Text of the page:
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Owen Jones
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Kate Greenaway New
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Kate Greenaway

The Books

Marigold Garden (children book)
Little Ann - A Book (children book)
Mother Goose (children book)
Birthday Book (children book) New
A Day in a Child’s Life (children book) (includes music scores) New
Under the Window (children book) New
Kate Greenaway's Alphabet (children book) New
The Language of Flowers New
The Pied Piper of Hamelin (children book) New

Kate Greenaway New
By M. H. Spielmann and G. S. Layard
A Tribute to Kate Greenaway

Biographic Notes

GREENAWAY, KATE (1846-1901), English artist and book illustrator, was the daughter of John Greenaway, a well-known draughtsman and engraver on wood, and was born in London on the I7th of March 1846. After a course of study at South Kensington, at Heatherleys life classes, and at the Slade School, Kate Greenaway began, in 1868, to exhibit watercolor drawings at the Dudley Gallery, London. Her more remarkable early work, however, consisted of Christmas cards, which, by reason of their quaint beauty of design and charm of draughtsmanship, enjoyed an extraordinary vogue. Her subjects were, in the main, young girls, children, flowers, and landscape; and the air of artless simplicity, freshness, humor, and purity of these little works so appealed to public and artists alike that the enthusiastic welcome habitually accorded to them is to be attributed to something more than love of novelty. In the line she had struck out Kate Greenaway was encouraged by H. Stacy Marks, R.A., and she refused to listen to those friends who urged her to return to a more conventional manner. Thenceforward her illustrations for children (such as for Little Folks, 1873, et seq.) attracted much attention. In 1877 her drawings at the Dudley Gallery were sold for 54, and her Royal Academy picture for eighteen guineas; and in the same year she began to draw for the Illustrated London News. In the year 1879 she produced Under the Window, of which 150,000 copies are said to have been sold, and of which French and German editions were also issued. Then followed The Birthday Book, Mother Goose, Little Ann, and other books for children, which were appreciated not less by adults, and were to be found on. Sale in the bookshops of every capital in Europe and in the cities of America. The extraordinary success achieved by the young girl may be estimated by the amounts paid to her as her share of the profits: for Under the Window she received 1130; for The Birthday Book, 1250; for Mother Goose, 905; and for Little Ann, 567. These four books alone produced a clear return of 8000. Toy-books though they were, these little works created a revolution in illustration, and so were of real importance; they were loudly applauded by John Ruskin (Art of England and Fors Clavigera), by Ernest Chesneau and Arsne Alexandre in France, by Dr Muther in Germany, and by leading art-critics throughout the world. In 1890 Kate Greenaway was elected a member of the Royal Institute of Painters in Water Colors, and in 1891, 1894 and 1898 she exhibited water-color drawings, including illustrations or her books, at the gallery of the Fine Art Society (by which a representative selection was exhibited in 19o2),where they surprised the world by the infinite delicacy, tenderness, and grace which they displayed. A leading feature in Miss Greenaways work was her revival of the delightfully quaint costume of the beginning of the 19th century; this lent humor to her fancy, and so captivated the public taste that it has been said, with poetic exaggeration, that Kate Greenaway dressed the children of two continents. Her drawings of children have been compared with Stothards for grace and with Reynoldss for naturalness, and those of flowers with the work of van Huysum and Botticelli. From 1883 to 1897, with a break only in 1896, she issued a series of Kale Greenaways Almanacs. Although she illustrated The Pied Piper of Hamelin and other works, the artist preferred to provide her own text; the numerous verses, which were found among her papers after her death, prove that she might have added to her reputation with her pen. She had great charm of character, but was extremely shy of public notice, and not less modest in private life. She died at Hampstead on the 6th of November 1901.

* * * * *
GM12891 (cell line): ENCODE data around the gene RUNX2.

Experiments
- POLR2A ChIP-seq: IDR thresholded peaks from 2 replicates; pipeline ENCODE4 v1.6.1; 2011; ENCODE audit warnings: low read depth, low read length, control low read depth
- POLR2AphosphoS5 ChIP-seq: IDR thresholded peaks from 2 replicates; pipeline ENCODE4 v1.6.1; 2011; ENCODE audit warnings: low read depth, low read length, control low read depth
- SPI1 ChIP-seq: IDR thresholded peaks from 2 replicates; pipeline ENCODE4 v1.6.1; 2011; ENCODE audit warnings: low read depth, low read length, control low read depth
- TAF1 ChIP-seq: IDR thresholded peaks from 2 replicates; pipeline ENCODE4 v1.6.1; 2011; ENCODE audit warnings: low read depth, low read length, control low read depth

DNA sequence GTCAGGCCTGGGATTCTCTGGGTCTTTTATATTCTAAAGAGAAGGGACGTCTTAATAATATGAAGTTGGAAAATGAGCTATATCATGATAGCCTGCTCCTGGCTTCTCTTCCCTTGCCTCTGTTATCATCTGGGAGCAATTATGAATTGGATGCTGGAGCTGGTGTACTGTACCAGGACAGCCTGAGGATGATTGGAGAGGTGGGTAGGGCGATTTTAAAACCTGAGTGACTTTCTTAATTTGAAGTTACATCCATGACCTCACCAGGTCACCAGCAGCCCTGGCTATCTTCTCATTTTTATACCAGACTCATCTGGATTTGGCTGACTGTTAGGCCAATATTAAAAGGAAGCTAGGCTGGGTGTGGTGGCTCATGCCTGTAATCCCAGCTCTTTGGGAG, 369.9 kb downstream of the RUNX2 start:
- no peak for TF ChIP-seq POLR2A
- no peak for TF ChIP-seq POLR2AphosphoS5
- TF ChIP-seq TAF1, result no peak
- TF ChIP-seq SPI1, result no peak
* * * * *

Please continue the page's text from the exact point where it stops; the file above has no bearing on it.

This article incorporates text from the 1911 Encyclopædia Britannica, a publication in the public domain.
See also http://www.1911encyclopedia.org/

Here follows a great link about the life and work of Kate Greenaway:

http://www.ortakales.com/illustrators/Greenaway.html

Also from the same site the list of books written and/or illustrated by Kate Greenaway

http://www.ortakales.com/illustrators/Greenaway1.html

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